What the mid-terms really mean

Mid-term elections are notoriously grim for incumbent Presidents. And predictions for 2010 all predicted, in the language of American political hyperbole that the Republicans would sweep away the Democrats in a “tsunami, not just a tidal wave”. When one considers that such language was used to describe predicted results that were better for the Democrats than the ensuing reality, one can understand just how dire a night it was for them.

The Democrats lost over 60 seats in the House of Representatives, and seven in the Senate. Whilst results in the Senate could have been worse – the Democrats were saved by the Tea Party nominees Sharan Angle, in Nevada, and the lamentable Christine O’Donnell in Delaware, both of whom cost the Republicans eminently winnable seats – those in the House exceeded virtually all predictions.

In 1994, the Republicans gained 54 seats in the House, in the famous ‘Republican takeover’. Both then and now, a young Democrat President in his first term was struggling, undermined by the incredibly divisive issue of healthcare reform (where Bill Clinton failed to get this through, relative success in this area is both Barack Obama’s biggest accomplishment and the most powerful Republican criticism of him). And in both elections, there was a Republican ‘revolution’, something that loosely translates as ‘major shift to the right’. For Newt Gingrich’s ‘Contract with America’, an incredibly conservative document which emphasised reduced government spending, now read the Tea Party.

The Tea Party have been called a lot of things, and the level of social conservatism in the movement trumps even that of the Gingrich-led Republican takeover in 1994. But perhaps the easiest way to comprehend them is an anti-tax movement – a trumped-up TaxPayers’ Alliance. For all their revolutionary rhetoric, activists are disproportionately rich, and much of their funding comes from billionaires who want to see their own taxes cut. Only in America.

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But what’s really interesting about the 2010 elections is, whilst obviously a catastrophe for the Democrats, the elections hardly represent a triumph for the Tea Party. Whilst some candidates enjoyed notable victories, like Marco Rubio in Florida, the Tea Party should be disappointed that their bucketloads of cash didn’t yield more scalps. In fact, it may be argued that the more money they pumped into their campaigns, the less popular they became. As an example, take everyone’s favourite no-time Senator, Christine “not a witch” O’Donnell. The Tea Party Express gave her extraordinary funds for her race. The day before polling, she had enough left to pay for a 30-minute commercial – the sort that political analysts often say can tilt elections. Except it definitely didn’t. O’Donnell was stuffed, losing by 30% in a seat considered an almost inevitable Republican gain until her primary victory. If this wasn’t an emphatic endorsement for the Democrats and Obama’s agenda – which it simply wasn’t – than it was an emphatic rebuttal of the Tea Party.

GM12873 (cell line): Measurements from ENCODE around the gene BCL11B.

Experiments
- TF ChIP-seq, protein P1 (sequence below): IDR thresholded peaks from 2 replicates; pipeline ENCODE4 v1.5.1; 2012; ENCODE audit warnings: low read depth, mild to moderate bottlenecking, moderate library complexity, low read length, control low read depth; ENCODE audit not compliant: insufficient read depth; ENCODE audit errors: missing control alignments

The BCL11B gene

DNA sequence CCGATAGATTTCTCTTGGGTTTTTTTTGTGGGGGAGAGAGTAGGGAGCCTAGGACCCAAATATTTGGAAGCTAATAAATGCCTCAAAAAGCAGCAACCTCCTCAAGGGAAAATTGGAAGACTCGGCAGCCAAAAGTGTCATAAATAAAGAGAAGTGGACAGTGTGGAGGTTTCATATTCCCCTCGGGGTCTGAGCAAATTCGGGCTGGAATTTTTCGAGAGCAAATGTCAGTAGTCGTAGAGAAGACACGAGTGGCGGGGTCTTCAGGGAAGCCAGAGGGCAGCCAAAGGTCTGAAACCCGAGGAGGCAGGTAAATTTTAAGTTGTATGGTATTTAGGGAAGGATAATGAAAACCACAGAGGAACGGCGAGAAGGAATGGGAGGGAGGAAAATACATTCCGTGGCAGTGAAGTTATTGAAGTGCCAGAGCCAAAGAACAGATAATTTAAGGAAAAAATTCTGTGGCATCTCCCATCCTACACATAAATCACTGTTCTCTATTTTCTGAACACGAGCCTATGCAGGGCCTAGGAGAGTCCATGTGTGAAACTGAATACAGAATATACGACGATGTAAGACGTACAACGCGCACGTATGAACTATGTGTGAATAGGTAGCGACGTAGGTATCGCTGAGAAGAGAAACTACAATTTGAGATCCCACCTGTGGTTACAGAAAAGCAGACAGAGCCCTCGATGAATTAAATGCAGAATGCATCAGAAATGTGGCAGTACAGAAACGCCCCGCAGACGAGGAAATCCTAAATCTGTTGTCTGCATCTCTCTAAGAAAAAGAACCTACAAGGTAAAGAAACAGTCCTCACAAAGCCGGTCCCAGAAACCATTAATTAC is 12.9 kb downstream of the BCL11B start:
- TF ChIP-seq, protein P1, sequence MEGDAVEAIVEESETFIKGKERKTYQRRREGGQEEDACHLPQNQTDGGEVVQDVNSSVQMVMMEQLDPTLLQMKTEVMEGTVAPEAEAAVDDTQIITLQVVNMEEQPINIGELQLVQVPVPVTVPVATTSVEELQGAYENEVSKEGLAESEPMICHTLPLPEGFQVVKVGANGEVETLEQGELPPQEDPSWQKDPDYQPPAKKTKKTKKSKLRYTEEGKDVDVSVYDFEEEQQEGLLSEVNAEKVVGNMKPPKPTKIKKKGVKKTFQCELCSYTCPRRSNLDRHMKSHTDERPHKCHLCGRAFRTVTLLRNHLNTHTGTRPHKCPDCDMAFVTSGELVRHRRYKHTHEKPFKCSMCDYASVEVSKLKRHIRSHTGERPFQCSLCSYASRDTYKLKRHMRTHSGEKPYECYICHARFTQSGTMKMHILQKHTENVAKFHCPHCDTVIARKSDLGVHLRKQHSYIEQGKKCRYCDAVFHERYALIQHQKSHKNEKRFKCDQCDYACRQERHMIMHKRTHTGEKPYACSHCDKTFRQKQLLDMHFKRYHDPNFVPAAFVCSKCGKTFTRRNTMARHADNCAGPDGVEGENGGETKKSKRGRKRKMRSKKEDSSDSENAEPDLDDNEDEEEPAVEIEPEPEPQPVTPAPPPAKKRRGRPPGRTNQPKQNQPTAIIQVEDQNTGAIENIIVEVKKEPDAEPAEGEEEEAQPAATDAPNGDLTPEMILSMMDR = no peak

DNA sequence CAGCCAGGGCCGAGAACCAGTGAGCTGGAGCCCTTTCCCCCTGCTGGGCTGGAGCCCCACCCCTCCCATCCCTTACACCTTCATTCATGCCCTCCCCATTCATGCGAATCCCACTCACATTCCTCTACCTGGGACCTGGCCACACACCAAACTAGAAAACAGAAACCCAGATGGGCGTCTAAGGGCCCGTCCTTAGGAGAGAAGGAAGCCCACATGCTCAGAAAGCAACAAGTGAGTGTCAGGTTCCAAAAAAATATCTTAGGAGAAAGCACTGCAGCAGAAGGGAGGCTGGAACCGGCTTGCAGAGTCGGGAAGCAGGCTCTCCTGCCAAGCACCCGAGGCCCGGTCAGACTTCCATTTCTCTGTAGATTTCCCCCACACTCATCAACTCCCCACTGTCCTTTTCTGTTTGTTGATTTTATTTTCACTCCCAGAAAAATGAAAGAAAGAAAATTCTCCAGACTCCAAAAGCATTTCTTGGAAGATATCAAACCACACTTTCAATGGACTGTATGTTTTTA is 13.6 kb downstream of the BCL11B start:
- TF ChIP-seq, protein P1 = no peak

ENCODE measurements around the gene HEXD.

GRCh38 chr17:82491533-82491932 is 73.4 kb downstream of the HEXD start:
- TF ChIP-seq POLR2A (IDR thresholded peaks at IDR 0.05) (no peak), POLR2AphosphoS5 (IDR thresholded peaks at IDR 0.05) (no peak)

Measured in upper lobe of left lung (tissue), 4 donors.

So if the Democrats and Tea Party didn’t have a brilliant evening, it must have been an exceptional one for the ‘old Republican Party’ right? Well, in the sense of electoral gains, emphatically so. But looking at data to gauge the ‘mood’ of voters shows Americans less trusting of the Republicans than in 2001-2004, the height of Bush’s popularity. There is an acceptance of many candidates that the Republicans share a degree of culpability in the mess America finds itself in. Things are not quite as rosy for the Republicans as the election results would suggest.
This leaves America facing two years of legislative gridlock. Obama had an extremely hard time selling his agenda when he also had large majorities in the House and Senate; now the Republicans will gain a similarly large House majority and have substantially eroded his Senate one,. Stalemate will ensue. At times it seems like the American constitution was expressly designed to stop things getting done – there are so many checks and balances that legislation just gets swamped up in the quagmire – and this is particularly true when power is split between the parties.

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This all leads us to one potential outcome of the 2010 elections. Having given the Republicans another chance, the American people will not be happy if the next session of Congress descends into perpetual squabbling between the two parties, whilst the state of America only gets worse. The logical extension of this – but logic so often pales into insignificance when set against money and special interests in American politics – is that Americans will have an epiphany. The perennial failings of American government cannot just be put down to scapegoats like Bush and Obama, however convenient it is to do so. Rather, both the Republicans and Democrats are culpable. America needs a third-party to emerge from the rubble of its current state, and there will never be a climate more receptive to one than in 2012, after two years of the two main parties beating each other to a pulp. But maybe America is getting the government it deserves.